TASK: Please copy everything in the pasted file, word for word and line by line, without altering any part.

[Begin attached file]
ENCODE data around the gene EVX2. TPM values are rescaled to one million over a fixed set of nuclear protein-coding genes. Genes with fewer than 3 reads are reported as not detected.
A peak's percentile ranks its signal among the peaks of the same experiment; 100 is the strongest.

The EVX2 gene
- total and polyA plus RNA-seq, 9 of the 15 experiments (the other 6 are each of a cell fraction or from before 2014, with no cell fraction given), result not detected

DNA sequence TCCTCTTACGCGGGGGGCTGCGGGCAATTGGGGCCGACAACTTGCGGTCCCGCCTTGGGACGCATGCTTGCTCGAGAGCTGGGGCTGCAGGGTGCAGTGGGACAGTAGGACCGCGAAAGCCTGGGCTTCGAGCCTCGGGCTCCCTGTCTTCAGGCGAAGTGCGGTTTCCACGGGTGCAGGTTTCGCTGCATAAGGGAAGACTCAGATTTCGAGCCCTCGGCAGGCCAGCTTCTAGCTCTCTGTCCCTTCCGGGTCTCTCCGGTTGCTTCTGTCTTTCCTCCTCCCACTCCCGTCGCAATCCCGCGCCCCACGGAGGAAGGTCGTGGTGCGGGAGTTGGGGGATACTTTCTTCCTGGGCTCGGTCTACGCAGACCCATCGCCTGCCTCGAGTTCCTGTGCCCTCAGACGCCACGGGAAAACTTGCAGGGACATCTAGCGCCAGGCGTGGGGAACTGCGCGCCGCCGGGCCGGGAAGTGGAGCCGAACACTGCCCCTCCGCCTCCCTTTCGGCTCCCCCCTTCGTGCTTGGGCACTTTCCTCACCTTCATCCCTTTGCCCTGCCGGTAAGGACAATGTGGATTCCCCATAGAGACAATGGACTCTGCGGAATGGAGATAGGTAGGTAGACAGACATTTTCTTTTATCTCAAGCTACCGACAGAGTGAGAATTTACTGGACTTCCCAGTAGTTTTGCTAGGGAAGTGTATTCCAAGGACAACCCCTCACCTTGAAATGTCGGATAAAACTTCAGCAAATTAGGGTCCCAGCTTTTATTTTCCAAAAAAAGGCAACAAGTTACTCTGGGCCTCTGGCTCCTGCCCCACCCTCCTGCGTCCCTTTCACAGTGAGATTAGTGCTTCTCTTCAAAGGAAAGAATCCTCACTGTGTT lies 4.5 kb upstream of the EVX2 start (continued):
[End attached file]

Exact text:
ENCODE data around the gene EVX2. TPM values are rescaled to one million over a fixed set of nuclear protein-coding genes. Genes with fewer than 3 reads are reported as not detected.
A peak's percentile ranks its signal among the peaks of the same experiment; 100 is the strongest.

The EVX2 gene
- total and polyA plus RNA-seq, 9 of the 15 experiments (the other 6 are each of a cell fraction or from before 2014, with no cell fraction given), result not detected

DNA sequence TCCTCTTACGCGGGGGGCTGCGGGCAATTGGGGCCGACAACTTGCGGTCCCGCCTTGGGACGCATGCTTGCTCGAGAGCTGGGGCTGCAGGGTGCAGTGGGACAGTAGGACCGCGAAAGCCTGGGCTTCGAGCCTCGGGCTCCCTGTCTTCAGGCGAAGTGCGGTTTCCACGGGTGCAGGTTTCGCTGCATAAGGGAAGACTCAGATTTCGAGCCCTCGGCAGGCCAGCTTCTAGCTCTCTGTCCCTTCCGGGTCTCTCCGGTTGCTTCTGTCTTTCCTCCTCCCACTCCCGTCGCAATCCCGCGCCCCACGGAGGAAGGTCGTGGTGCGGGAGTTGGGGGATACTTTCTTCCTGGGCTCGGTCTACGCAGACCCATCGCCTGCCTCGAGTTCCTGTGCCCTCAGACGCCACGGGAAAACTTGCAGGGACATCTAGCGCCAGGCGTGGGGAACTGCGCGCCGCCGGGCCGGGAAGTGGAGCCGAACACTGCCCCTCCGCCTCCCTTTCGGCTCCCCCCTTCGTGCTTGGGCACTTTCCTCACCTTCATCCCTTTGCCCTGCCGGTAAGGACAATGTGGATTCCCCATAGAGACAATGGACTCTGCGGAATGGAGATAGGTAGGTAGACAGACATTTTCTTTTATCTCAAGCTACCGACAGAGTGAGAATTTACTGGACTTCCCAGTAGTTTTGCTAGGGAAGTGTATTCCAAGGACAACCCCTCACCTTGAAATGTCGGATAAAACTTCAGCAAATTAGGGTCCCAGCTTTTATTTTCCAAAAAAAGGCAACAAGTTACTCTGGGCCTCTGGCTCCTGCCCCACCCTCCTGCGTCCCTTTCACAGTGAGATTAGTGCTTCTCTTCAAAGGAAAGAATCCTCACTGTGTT lies 4.5 kb upstream of the EVX2 start (continued):